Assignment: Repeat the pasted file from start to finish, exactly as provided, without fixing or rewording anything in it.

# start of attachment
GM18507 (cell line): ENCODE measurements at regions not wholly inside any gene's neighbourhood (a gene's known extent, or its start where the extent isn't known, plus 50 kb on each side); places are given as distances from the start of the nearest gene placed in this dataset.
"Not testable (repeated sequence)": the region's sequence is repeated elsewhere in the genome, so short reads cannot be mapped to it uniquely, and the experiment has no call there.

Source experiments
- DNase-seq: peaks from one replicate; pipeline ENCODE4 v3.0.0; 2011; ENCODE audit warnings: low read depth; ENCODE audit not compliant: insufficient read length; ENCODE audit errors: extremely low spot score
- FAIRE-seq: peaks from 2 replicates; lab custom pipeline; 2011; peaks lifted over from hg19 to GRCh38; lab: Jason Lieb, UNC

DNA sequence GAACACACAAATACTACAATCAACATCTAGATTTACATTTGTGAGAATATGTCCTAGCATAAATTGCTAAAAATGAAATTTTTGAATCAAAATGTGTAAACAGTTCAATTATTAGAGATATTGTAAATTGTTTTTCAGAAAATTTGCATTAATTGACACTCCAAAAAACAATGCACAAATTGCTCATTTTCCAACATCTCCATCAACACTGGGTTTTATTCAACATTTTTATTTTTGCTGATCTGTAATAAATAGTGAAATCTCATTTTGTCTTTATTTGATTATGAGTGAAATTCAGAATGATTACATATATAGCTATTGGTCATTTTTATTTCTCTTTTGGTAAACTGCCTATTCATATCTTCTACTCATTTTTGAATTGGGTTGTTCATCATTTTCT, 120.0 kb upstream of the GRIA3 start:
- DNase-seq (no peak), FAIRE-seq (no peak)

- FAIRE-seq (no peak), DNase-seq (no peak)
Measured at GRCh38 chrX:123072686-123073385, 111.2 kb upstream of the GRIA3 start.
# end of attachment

GM18507 (cell line): ENCODE measurements at regions not wholly inside any gene's neighbourhood (a gene's known extent, or its start where the extent isn't known, plus 50 kb on each side); places are given as distances from the start of the nearest gene placed in this dataset.
"Not testable (repeated sequence)": the region's sequence is repeated elsewhere in the genome, so short reads cannot be mapped to it uniquely, and the experiment has no call there.

Source experiments
- DNase-seq: peaks from one replicate; pipeline ENCODE4 v3.0.0; 2011; ENCODE audit warnings: low read depth; ENCODE audit not compliant: insufficient read length; ENCODE audit errors: extremely low spot score
- FAIRE-seq: peaks from 2 replicates; lab custom pipeline; 2011; peaks lifted over from hg19 to GRCh38; lab: Jason Lieb, UNC

DNA sequence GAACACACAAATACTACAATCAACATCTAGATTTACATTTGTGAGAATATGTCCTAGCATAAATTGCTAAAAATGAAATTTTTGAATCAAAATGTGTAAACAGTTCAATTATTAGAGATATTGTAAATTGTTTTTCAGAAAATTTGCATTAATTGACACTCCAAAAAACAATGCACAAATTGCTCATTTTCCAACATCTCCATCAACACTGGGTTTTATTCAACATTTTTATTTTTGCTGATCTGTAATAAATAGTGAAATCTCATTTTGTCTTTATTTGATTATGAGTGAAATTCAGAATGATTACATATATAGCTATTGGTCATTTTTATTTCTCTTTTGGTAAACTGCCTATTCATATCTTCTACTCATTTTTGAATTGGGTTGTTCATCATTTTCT, 120.0 kb upstream of the GRIA3 start:
- DNase-seq (no peak), FAIRE-seq (no peak)

- FAIRE-seq (no peak), DNase-seq (no peak)
Measured at GRCh38 chrX:123072686-123073385, 111.2 kb upstream of the GRIA3 start.